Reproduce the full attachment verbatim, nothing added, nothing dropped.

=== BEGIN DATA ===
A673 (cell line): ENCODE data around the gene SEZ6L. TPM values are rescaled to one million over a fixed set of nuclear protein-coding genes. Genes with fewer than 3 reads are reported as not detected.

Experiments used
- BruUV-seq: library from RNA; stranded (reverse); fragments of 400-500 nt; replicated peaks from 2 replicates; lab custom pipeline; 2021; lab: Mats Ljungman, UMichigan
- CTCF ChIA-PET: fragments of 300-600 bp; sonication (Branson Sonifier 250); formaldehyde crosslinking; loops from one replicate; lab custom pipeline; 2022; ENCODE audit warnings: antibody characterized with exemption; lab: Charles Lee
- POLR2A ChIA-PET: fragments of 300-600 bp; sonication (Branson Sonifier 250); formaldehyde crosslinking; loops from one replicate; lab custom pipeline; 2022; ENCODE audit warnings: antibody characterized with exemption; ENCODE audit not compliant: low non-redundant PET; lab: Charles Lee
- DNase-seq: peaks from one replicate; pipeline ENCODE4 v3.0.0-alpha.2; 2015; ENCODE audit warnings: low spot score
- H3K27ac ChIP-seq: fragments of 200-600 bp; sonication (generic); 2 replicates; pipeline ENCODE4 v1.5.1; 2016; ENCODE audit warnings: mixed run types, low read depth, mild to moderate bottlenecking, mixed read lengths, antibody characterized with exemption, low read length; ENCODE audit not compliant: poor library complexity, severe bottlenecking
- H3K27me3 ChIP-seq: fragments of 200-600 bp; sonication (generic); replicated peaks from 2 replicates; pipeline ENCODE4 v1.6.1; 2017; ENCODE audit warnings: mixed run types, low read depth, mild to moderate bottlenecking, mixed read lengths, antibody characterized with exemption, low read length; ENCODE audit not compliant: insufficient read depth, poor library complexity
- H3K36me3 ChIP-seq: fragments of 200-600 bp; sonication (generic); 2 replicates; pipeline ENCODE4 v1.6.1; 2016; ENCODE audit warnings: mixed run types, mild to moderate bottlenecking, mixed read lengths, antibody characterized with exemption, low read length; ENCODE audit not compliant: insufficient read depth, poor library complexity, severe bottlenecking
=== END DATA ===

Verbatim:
A673 (cell line): ENCODE data around the gene SEZ6L. TPM values are rescaled to one million over a fixed set of nuclear protein-coding genes. Genes with fewer than 3 reads are reported as not detected.

Experiments used
- BruUV-seq: library from RNA; stranded (reverse); fragments of 400-500 nt; replicated peaks from 2 replicates; lab custom pipeline; 2021; lab: Mats Ljungman, UMichigan
- CTCF ChIA-PET: fragments of 300-600 bp; sonication (Branson Sonifier 250); formaldehyde crosslinking; loops from one replicate; lab custom pipeline; 2022; ENCODE audit warnings: antibody characterized with exemption; lab: Charles Lee
- POLR2A ChIA-PET: fragments of 300-600 bp; sonication (Branson Sonifier 250); formaldehyde crosslinking; loops from one replicate; lab custom pipeline; 2022; ENCODE audit warnings: antibody characterized with exemption; ENCODE audit not compliant: low non-redundant PET; lab: Charles Lee
- DNase-seq: peaks from one replicate; pipeline ENCODE4 v3.0.0-alpha.2; 2015; ENCODE audit warnings: low spot score
- H3K27ac ChIP-seq: fragments of 200-600 bp; sonication (generic); 2 replicates; pipeline ENCODE4 v1.5.1; 2016; ENCODE audit warnings: mixed run types, low read depth, mild to moderate bottlenecking, mixed read lengths, antibody characterized with exemption, low read length; ENCODE audit not compliant: poor library complexity, severe bottlenecking
- H3K27me3 ChIP-seq: fragments of 200-600 bp; sonication (generic); replicated peaks from 2 replicates; pipeline ENCODE4 v1.6.1; 2017; ENCODE audit warnings: mixed run types, low read depth, mild to moderate bottlenecking, mixed read lengths, antibody characterized with exemption, low read length; ENCODE audit not compliant: insufficient read depth, poor library complexity
- H3K36me3 ChIP-seq: fragments of 200-600 bp; sonication (generic); 2 replicates; pipeline ENCODE4 v1.6.1; 2016; ENCODE audit warnings: mixed run types, mild to moderate bottlenecking, mixed read lengths, antibody characterized with exemption, low read length; ENCODE audit not compliant: insufficient read depth, poor library complexity, severe bottlenecking